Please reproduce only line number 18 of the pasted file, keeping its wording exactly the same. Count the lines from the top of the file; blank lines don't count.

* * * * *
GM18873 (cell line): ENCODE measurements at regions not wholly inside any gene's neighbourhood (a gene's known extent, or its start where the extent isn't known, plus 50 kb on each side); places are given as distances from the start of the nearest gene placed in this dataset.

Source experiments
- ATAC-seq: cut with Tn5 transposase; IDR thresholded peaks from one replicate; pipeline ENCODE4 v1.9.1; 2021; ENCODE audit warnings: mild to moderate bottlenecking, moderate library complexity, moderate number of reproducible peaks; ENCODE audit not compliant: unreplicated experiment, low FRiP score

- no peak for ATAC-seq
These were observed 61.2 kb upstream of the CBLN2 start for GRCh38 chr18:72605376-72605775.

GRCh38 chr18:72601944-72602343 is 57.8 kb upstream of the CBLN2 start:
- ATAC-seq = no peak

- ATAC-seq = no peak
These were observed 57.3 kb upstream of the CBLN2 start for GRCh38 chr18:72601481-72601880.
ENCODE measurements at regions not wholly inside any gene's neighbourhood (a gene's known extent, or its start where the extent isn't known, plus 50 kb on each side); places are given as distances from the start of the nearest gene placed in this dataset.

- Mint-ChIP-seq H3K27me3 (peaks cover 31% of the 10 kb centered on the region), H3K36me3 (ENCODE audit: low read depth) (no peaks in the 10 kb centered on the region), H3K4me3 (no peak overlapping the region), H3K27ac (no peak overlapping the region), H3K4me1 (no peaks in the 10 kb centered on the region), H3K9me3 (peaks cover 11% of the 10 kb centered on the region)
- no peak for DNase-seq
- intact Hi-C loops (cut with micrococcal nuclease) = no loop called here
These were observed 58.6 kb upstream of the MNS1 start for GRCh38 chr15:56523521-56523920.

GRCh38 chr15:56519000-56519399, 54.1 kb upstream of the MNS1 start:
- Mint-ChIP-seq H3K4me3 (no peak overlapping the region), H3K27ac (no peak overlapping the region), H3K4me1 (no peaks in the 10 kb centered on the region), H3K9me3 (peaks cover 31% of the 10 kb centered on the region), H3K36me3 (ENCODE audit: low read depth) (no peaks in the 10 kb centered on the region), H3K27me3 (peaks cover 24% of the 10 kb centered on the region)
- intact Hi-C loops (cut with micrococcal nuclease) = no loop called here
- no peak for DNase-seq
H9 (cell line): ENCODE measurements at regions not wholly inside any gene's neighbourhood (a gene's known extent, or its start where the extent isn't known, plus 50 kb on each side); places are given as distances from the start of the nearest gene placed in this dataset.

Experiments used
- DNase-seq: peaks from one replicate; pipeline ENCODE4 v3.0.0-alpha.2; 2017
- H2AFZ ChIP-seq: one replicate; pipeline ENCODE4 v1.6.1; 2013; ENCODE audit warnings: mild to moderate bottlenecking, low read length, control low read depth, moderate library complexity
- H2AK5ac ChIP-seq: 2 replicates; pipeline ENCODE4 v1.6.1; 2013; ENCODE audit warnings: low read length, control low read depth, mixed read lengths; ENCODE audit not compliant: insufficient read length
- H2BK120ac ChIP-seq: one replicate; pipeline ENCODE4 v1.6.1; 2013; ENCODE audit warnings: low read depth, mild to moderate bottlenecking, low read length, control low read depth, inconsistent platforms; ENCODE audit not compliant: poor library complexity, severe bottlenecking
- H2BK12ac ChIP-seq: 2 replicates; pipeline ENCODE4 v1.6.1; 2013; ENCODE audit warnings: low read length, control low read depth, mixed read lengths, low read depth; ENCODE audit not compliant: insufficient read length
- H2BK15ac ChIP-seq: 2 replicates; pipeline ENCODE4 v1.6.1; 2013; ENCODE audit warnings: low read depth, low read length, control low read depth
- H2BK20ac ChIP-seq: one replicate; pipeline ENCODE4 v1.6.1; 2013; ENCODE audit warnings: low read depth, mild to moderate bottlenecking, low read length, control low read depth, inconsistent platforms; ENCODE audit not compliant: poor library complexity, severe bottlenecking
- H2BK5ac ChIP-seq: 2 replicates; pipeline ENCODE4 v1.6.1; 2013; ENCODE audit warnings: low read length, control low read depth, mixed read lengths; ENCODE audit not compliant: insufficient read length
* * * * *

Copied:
- no peak for DNase-seq